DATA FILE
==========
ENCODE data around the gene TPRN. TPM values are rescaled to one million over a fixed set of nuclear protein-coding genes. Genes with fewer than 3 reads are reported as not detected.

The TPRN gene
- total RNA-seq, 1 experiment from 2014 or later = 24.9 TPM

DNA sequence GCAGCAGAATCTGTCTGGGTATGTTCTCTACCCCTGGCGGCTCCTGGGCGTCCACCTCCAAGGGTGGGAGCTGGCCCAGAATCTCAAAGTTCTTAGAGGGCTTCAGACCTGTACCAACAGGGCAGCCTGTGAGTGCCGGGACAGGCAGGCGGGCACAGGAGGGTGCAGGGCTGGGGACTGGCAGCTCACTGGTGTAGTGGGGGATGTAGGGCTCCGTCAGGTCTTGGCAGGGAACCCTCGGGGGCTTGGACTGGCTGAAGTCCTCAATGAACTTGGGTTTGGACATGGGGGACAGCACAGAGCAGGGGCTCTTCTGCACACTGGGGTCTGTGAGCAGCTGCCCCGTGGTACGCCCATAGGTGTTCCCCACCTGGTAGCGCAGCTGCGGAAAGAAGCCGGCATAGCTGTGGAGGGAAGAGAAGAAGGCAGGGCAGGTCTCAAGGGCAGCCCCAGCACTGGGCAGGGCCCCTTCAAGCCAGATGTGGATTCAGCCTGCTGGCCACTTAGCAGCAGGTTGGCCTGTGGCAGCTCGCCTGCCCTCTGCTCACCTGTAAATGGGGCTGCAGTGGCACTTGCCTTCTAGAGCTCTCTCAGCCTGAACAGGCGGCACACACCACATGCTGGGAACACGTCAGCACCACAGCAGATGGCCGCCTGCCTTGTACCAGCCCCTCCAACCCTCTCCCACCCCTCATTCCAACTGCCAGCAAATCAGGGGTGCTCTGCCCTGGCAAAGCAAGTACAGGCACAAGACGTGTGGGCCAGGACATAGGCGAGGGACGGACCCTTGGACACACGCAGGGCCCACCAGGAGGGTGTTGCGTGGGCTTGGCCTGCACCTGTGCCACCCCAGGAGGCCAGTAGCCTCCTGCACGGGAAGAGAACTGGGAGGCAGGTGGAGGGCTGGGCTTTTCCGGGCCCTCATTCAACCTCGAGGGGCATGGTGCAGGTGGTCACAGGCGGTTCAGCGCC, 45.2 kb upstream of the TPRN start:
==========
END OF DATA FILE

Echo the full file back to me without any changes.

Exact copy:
ENCODE data around the gene TPRN. TPM values are rescaled to one million over a fixed set of nuclear protein-coding genes. Genes with fewer than 3 reads are reported as not detected.

The TPRN gene
- total RNA-seq, 1 experiment from 2014 or later = 24.9 TPM

DNA sequence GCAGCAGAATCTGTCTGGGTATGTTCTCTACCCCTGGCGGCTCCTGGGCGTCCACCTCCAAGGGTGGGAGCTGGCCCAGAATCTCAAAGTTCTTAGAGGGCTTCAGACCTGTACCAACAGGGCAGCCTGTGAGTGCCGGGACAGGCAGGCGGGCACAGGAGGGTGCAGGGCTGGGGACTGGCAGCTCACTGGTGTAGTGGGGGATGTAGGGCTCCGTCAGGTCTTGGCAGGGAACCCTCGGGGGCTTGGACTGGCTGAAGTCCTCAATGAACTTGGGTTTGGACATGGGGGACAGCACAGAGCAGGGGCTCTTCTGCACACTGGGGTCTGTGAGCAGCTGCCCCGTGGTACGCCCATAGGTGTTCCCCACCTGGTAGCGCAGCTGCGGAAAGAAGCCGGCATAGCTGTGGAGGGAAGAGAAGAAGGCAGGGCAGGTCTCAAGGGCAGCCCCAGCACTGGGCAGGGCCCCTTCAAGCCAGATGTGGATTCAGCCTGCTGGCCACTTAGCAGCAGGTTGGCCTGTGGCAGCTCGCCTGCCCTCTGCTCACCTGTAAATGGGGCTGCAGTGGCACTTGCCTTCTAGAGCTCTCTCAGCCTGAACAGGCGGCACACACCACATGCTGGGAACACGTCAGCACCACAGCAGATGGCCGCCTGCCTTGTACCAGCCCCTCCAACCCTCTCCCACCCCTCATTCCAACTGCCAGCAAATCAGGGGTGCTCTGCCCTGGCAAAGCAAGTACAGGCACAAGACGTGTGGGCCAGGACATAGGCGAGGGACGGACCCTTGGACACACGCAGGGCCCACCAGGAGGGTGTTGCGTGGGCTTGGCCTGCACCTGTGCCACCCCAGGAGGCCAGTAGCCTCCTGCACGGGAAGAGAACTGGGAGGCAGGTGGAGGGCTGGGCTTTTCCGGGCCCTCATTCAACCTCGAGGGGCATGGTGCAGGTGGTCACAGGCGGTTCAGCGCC, 45.2 kb upstream of the TPRN start: